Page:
Gastrodia | Tian Ma
COMMON NAME (Chinese Name)

Gastrodia (Tian Ma)


Gastrodia elata; Rhizoma Gastrodiae


The most common historical and anecdotal uses of gastrodia supplements include the treatment of headaches, convulsions, epilepsy, tetanus, limb numbness, and neurodegenerative disorders. Recent research largely supports this claim; different research teams have found that taking gastrodia tuber extract by mouth may have a neuro-regenerative effect that’s so significant that long-term use may stop and even reverse the progression of neurodegenerative illness and memory loss.

Many of the benefits associated with taking gastrodia supplements by mouth can be linked to its potent anti-inflammatory effects, since inflammation can be responsible for everything from headaches to nerve impairment to cell death. Consequently, in addition to the conditions listed above, gastrodia supplements may show promise for use in controlling the symptoms of asthma.

That said, gastrodia’s most promising uses are still all neurologically-related. Researchers have been able to pinpoint three specific bioactive compounds in gastrodia tuber extracts that may be responsible for these (and other) activities: namely, gastrodin, vanillin, and the fungus Armilleria mellea. Separately, these compounds may have anti-delirium, anti-convulsant, and anti-hypertensive properties, while together they have the unique effect of lengthening sleeping time. Its main component (gastrodin), specifically may have a major impact on the central nervous system as it modulates neurotransmitters, reduces inflammation, and can alter brain chemistry.

This means gastrodia supplements may show promise for use to control central nervous system conditions like epilepsy, memory loss, and even mood disorders. Some studies have also suggested that these supplements may make effective therapies for managing the symptoms of depression, anxiety, and vertigo (though more clinical trials are needed to verify this suggestion). Similarly, studies examining the efficacy of using gastrodia extracts to control the symptoms of epilepsy are promising, but require greater review.

In Chinese medicine, gastrodia is categorized as an herb that extinguishes wind. This means that it helps quell tremors and skin rashes. It is classified as sweet and neutral in temperature and primarily affects the Liver meridian. The species is difficult to cultivate and is considered endangered. The Armillaria mellea mushroom is actually stronger and is able to be used as a substitute.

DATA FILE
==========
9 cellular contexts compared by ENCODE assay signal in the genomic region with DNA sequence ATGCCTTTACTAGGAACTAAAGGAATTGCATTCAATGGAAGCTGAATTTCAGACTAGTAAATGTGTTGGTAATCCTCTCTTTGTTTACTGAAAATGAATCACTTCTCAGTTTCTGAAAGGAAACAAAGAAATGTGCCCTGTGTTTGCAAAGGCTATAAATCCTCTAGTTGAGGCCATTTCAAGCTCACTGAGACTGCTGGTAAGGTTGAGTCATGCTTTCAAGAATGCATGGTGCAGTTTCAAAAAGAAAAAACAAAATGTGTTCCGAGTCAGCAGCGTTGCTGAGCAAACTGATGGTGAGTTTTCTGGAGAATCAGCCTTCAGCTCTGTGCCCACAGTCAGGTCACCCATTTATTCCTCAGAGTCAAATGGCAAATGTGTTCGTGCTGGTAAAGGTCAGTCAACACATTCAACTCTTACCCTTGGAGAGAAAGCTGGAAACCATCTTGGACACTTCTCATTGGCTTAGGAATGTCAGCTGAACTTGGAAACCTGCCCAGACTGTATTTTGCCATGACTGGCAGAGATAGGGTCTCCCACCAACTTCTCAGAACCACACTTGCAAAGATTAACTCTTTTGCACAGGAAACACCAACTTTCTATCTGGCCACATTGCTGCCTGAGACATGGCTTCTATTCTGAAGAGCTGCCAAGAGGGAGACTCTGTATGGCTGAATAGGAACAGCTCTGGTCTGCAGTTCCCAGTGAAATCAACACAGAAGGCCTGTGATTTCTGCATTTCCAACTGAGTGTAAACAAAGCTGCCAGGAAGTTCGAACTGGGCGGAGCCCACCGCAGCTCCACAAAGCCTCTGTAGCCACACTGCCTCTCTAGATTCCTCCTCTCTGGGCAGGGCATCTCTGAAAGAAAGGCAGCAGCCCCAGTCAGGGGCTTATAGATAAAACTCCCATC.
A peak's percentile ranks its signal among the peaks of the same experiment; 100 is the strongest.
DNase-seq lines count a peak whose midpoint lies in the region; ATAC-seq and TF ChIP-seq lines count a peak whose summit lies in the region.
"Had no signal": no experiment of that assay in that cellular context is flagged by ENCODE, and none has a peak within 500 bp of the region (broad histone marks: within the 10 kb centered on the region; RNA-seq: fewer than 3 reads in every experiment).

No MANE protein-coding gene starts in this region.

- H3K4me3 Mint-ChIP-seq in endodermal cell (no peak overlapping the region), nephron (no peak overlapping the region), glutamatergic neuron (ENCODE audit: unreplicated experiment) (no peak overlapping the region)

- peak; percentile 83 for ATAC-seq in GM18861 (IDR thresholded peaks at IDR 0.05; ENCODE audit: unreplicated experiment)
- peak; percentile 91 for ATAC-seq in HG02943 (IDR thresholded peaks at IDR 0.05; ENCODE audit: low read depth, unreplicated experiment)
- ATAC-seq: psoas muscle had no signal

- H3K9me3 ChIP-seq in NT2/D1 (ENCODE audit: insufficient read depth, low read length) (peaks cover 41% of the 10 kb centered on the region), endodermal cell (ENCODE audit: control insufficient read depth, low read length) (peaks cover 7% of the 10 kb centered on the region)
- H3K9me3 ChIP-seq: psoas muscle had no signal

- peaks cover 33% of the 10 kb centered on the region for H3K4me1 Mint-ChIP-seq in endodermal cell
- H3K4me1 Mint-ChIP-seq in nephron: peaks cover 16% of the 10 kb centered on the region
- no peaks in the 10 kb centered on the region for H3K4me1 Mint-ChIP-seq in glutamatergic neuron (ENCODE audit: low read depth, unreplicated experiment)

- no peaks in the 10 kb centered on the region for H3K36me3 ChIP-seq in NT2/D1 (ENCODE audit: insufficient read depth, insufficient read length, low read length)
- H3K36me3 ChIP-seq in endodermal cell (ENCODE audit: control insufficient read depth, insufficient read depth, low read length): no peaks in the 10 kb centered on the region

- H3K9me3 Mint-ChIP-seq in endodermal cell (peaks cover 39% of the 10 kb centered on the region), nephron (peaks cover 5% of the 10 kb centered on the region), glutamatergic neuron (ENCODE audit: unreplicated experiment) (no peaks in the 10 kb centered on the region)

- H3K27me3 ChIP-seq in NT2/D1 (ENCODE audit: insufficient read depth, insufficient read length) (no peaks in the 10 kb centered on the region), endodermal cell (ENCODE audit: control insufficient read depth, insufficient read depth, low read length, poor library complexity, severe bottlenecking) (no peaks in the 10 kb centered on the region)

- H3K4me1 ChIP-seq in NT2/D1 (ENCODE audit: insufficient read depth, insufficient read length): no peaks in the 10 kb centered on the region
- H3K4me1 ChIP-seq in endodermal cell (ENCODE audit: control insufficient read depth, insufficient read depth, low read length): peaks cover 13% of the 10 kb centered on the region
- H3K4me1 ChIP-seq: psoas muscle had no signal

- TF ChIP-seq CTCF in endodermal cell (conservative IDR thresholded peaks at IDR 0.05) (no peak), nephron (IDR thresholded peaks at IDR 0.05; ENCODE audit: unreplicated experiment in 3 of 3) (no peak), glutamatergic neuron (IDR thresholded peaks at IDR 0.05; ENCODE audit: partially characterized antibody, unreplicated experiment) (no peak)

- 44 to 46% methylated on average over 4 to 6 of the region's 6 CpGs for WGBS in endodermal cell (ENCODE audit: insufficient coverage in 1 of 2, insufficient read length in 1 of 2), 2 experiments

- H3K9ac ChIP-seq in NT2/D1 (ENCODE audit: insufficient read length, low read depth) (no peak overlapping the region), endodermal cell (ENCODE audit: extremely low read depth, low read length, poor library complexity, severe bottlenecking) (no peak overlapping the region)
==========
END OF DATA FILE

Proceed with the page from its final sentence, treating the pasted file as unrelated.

The dried root tubers of gastrodia orchids are most often used in extracts that are served as a tea. In traditional preparations, hot-water decoction has long sufficed, though much of the recent body of research about gastrodia supplements focuses on ethanolic extracts (alcohol-based). Ethanolic extraction can yield different bioactive molecules than aqueous extraction.


People who have a history of low blood pressure, who are currently being treated for blood pressure conditions, or are taking medication that may alter their blood pressure should not drink gastrodia tea or otherwise ingest gastrodia supplements. 

Oral gastrodia supplementation is generally understood to have a low risk of toxicity, even for long-term use, though anyone considering taking this should consult with their physician, a certified herbalist, or other qualified healthcare professional. Though there is little risk of acute toxicity, some side-effects and allergic reactions to gastrodia have been reported in humans. Rash, itchiness, dizziness, nausea, headache, vomiting, and heart palpitations are the most commonly reported side-effects. It is worth noting that side-effects they are also most commonly associated with over-dosing.


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Liu, Yuan, et al. “A Review on Central Nervous System Effects of Gastrodin.” Frontiers in Pharmacology, vol. 9, 2018, doi:10.3389/fphar.2018.00024.

Manavalan, Arulmani, et al. “Gastrodia Elata Blume (Tianma) Mobilizes Neuro-Protective Capacities.” International Journal of Biochemistry and Molecular Biology, e-Century Publishing Corporation, 2012, www.ncbi.nlm.nih.gov/pmc/articles/PMC3388733/.

Matias, Mariana, et al. “Gastrodia Elata and Epilepsy: Rationale and Therapeutic Potential.” Phytomedicine, vol. 23, no. 12, 2016, pp. 1511–1526., doi:10.1016/j.phymed.2016.09.001.

Miao, William G., et al. “Traditional Chinese Medicine Extraction Method by Ethanol Delivers Drug-like Molecules.” Chinese Journal of Natural Medicines, vol. 17, no. 9, 2019, pp. 713–720., doi:10.1016/s1875-5364(19)30086-x.

YY, Zheng, et al. “Analysis on 315 Cases of Clinical Adverse Drug Reaction/Event Induced by Gastrodin.” China Journal of Chinese Materia Medica, 2015, doi:10.4268/cjcmm20151035.

Zhan, Hong-Dan, et al. “The Rhizome of Gastrodia Elata Blume – An Ethnopharmacological Review.” Journal of Ethnopharmacology, vol. 189, 2016, pp. 361–385., doi:10.1016/j.jep.2016.06.057.


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